With its long, earlike tufts, intimidating yellow-eyed stare, and deep hooting voice, the Great Horned Owl is the quintessential owl of storybooks. When clenched, a Great Horned Owl’s strong talons require a force of 28 pounds to open. The owls use this deadly grip to sever the spine of large prey. Great Horned Owls are fierce predators that can take large prey, including raptors such as Ospreys, Peregrine Falcons, Prairie Falcons, and other owls. They also eat much smaller items such as rodents, frogs, and scorpions.
This Owl was found in the same tree as the Red Tailed Hawk in my blog a couple of days ago; “It has long been believed that the Owl and the Hawk are closely connected and enjoy a symbiotic relationship. Each has dominion over a territory and share that realm, the Hawk akin to the Sun god Apollo who rules the day, with the Owl the counterpart of the Moon goddess Artemis who rules the night. In fact, most owls are nocturnal (meaning they are awake and active during the night) and Hawks are diurnal (active during daylight), so this mythological correlation is not far from reality.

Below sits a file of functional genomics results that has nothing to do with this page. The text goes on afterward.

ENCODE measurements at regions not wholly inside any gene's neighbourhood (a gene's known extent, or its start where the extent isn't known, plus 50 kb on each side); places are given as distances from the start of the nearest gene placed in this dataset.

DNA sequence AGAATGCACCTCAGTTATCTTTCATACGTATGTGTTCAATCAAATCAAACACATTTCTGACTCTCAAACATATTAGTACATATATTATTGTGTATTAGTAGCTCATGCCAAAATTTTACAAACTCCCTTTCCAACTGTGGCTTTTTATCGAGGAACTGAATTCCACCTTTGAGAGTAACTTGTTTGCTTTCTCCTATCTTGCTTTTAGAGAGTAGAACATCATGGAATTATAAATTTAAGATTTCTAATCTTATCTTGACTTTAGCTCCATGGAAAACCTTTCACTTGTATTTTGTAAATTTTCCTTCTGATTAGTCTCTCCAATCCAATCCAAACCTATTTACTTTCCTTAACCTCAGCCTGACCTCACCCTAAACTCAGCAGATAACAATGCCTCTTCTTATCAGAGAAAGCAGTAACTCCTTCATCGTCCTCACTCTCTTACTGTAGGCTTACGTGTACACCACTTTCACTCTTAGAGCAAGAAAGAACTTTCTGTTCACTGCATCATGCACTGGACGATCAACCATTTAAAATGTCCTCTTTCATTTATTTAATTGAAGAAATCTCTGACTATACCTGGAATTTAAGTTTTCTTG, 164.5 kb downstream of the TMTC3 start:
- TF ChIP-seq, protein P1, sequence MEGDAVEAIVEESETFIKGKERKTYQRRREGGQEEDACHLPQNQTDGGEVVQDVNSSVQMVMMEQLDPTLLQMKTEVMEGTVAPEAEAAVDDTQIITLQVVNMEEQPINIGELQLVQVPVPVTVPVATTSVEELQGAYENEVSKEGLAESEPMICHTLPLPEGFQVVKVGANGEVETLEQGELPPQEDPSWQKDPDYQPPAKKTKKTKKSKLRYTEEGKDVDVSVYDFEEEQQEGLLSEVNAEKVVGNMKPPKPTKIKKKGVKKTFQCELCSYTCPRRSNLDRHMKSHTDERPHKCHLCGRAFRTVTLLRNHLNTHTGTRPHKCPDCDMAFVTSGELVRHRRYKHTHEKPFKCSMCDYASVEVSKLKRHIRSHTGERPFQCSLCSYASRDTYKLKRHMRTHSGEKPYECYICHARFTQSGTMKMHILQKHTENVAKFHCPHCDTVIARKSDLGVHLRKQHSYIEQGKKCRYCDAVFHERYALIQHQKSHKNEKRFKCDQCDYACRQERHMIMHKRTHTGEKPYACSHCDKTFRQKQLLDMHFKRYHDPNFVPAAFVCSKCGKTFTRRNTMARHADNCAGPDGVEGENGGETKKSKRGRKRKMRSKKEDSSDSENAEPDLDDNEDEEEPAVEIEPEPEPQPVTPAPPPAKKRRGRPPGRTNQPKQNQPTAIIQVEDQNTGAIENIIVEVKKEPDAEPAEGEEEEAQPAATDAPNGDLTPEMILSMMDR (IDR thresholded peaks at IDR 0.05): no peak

During the day, the Hawk flies throughout the territory, keeping the boundaries free of encroaching threat and trespassers while hunting for food. Hawk`s patrol of the territory is relinquished at dusk as he journeys to sleep, while Owl awakens to begin her night duties. In this manner, though they seldom (if ever) directly interact, Owl and Hawk are never the less closely linked to one another and their environment.
Each distinctive member of the Owl family is thought to be a counterpart of the Hawk family, for Great Horned Owl, the counterpart is the Red-Tailed Hawk By looking at this member of the Hawk family, one with Great Horned Owl as a Totem may also gain some further insight as some of the keywords that apply to the Hawk will also ring familiar for this Owl as well.”